The Changing Nature Of Thanksgiving Shopping, Wisconsin Life: Passenger Pigeons, Seasonal Affective Disorder For Those Who Love Winter

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Every year, stores seem to open earlier and earlier for post-Thanksgiving shopping, with some stores opening on Thanksgiving Day this year. A retail expert discusses the changing nature of the busiest shopping weekend of the year. Then we learn about passenger pigeons in Wisconsin Life and discuss the small minority of people who experience Seasonal Affective Disorder as loving winter and hating summer.

Featured in this Show

  • Retailers To Open For Black Friday Even Earlier Than Last Year

    The busiest shopping weekend of the year is almost here — and with it comes the usual mix of excitement and outrage.

    One reason emotions are running high is that stores are opening even earlier than last year. While some outlying retailers are opening as early as 6 a.m. on Thanksgiving, the majority of stores are opening in the 5 p.m. to 6 p.m. range.

    According to John Talbott, the associate director of the Center for Education and Research in Retailing at Indiana University, customers only have ourselves to blame.

    “People are voting with their feet, or with their wallets, and they’re telling stores to be open,” said Talbott. “Stores try to do their best to make customers happy, and if customers tell them through the spending that they create that they want them to be open earlier, they’ll do it.”

    Despite the opening-time creep, Talbott thinks we’re hitting a slowdown: He doesn’t expect all-day shopping on Thanksgiving in the coming years.

    “I think that retailers recognize that there’s a fine line, and they don’t want to cross it,” he said.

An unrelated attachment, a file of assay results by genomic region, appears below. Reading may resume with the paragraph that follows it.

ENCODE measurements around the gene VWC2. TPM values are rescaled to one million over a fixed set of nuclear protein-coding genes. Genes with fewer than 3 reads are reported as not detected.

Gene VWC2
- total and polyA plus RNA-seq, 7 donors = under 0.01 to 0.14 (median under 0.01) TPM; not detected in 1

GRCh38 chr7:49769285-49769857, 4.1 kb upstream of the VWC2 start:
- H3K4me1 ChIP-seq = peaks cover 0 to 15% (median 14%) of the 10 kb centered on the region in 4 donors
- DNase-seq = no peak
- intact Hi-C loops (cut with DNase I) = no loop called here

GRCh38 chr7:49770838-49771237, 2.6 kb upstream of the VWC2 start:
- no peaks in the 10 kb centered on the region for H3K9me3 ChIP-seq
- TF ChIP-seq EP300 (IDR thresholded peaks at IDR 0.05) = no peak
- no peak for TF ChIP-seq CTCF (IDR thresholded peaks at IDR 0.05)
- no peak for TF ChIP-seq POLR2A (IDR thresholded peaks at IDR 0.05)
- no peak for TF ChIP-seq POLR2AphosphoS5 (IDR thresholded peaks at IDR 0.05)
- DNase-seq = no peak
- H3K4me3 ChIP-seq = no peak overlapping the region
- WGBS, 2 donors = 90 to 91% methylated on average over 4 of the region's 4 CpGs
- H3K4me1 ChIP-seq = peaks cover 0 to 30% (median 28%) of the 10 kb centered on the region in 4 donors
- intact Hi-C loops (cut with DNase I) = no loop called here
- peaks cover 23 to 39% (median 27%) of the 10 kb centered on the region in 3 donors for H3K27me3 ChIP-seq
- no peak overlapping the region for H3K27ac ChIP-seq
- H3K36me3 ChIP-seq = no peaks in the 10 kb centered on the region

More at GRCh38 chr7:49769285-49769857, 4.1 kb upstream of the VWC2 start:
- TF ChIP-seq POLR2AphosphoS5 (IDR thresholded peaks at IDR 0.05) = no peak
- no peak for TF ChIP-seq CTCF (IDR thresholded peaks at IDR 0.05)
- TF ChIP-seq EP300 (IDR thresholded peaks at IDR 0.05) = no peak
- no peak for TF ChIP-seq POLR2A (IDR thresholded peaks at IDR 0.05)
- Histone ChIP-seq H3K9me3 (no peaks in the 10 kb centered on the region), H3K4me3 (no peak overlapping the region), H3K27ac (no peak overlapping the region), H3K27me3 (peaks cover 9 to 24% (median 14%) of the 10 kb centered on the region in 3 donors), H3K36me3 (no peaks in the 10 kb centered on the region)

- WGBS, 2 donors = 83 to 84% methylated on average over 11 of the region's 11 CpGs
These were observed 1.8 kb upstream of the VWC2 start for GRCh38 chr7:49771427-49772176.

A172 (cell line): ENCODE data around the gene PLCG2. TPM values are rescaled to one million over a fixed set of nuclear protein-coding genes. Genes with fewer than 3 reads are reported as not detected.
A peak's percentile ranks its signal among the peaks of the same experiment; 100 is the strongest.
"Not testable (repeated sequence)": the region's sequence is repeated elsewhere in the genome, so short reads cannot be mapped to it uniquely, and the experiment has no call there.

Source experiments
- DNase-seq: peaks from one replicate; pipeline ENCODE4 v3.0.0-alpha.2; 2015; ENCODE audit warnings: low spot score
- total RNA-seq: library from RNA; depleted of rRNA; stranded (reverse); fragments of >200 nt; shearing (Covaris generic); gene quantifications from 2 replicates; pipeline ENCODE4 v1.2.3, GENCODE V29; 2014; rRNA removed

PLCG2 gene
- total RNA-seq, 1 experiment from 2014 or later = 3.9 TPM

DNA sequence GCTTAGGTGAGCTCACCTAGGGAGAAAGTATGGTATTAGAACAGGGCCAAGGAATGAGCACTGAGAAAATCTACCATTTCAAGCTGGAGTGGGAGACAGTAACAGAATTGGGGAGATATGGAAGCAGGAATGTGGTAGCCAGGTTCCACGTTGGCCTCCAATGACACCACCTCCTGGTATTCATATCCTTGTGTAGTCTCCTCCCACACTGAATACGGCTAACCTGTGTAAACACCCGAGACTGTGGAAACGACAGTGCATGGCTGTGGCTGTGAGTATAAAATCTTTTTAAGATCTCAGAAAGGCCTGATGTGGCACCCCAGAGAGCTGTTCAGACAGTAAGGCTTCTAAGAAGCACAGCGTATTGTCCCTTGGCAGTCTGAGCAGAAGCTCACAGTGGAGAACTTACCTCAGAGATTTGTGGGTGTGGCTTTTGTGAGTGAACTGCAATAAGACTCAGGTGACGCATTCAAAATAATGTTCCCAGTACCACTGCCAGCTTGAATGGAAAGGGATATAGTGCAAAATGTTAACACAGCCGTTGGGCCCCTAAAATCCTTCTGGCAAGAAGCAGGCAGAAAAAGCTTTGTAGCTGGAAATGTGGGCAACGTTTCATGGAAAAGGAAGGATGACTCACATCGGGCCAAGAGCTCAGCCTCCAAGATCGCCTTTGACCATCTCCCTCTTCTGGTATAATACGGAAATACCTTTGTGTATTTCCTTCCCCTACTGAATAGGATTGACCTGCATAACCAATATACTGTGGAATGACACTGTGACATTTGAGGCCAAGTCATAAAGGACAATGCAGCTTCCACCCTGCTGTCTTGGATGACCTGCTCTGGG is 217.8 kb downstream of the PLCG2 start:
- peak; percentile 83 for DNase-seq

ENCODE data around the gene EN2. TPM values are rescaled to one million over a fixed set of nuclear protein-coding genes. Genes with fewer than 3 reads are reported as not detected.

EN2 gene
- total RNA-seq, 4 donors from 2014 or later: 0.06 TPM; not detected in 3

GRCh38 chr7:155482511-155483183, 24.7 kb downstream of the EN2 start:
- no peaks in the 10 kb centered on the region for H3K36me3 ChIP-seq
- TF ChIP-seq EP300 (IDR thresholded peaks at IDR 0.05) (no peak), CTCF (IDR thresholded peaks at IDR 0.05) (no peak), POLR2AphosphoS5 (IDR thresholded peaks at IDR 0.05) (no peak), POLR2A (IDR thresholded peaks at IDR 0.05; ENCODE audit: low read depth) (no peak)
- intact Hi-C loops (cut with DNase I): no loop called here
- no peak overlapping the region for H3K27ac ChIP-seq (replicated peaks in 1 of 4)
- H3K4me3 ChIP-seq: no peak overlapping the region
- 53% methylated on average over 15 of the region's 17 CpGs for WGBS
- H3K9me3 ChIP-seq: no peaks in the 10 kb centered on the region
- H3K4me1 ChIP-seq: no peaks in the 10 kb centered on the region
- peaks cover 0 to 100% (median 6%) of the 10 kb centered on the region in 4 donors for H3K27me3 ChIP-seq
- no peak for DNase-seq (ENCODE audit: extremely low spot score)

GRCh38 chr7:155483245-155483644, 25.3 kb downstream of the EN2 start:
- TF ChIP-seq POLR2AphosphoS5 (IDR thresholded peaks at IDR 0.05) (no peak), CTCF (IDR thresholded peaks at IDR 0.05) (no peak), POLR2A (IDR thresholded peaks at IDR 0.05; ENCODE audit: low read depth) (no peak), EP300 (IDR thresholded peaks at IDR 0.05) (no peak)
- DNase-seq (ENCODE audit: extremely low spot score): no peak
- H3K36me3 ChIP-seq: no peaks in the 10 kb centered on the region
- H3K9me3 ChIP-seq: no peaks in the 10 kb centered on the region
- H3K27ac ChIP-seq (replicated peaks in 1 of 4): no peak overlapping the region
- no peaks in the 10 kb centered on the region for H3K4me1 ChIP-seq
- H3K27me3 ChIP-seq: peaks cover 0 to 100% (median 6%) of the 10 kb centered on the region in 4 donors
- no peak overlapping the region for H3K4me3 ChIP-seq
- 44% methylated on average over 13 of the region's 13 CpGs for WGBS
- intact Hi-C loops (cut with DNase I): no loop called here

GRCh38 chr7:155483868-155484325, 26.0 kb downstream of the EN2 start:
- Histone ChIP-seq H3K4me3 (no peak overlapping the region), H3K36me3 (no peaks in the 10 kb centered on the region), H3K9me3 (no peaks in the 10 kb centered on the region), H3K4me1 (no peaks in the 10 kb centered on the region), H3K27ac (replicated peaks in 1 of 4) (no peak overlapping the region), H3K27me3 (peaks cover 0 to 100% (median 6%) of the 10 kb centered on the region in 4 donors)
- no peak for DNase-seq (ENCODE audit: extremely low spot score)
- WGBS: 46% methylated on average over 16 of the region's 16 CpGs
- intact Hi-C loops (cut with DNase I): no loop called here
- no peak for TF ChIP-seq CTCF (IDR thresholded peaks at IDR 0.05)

While Black Friday itself remains largest shopping day of the year, retailers are trying to spread the excitement over the entire weekend.

    “The term Black Friday, meaning a single-day event, is not true anymore,” Talbott said. “Most retailers are thinking about this as at least a four-day event.”

    That said, if people do brave the Thanksgiving sales, there’s no guarantee they’ll actually getting the best deals. Talbott suggested that perhaps waiting a few weeks might be a better option.

    “As you get closer to the end of the shopping season, there’s a probability that the season’s not going as well as stores might have liked — that you’ll see the best deals come later if you can wait and if you’re not set on a very specific item,” Talbott said.

    For online shoppers, Talbott suggested checking out the websites of major retailers on Black Friday, as many of the deals, or comparable ones, will also be offered there.

    “Today, there’s more of an integrated approach by retailers of having both online and offline capabilities to interact with customers,” he said.

    He also pointed to Cyber Monday, which should see aggressive promotions and sales.

    “Cyber Monday is still the biggest online shopping day of the year,” Talbott said. “Retailers are up against a big day from last year, and so they’re actively trying to make sure that they get the same or higher level of performance this year.”

  • Grey Thursday, Black Friday, And The Changing Nature Of Thanksgiving Shopping

    With each year, stores seem to be opening earlier and earlier for the Thanksgiving shopping weekend, with many stores now opening around dinner time on Thanksgiving Day. Are we on a path to all-day shopping on Thanksgiving, and does that mean the end of Black Friday? A retail expert talks about the changing nature of the busiest shopping weekend of the year.

  • A Version Of Seasonal Affective Disorder For Those Who Love Winter

    A lot of people experience mild depression and fatigue during the winter as part of Seasonal Affective Disorder (SAD). But there are some people who have a different kind of SAD–they’re sluggish in the summer and happy during the winter. A journalist discusses the small minority of people who draw energy from the winter.

Episode Credits

  • Veronica Rueckert Host
  • Chris Malina Producer
  • Amanda Magnus Producer
  • John Talbott Guest
  • Sue Shellenbarger Guest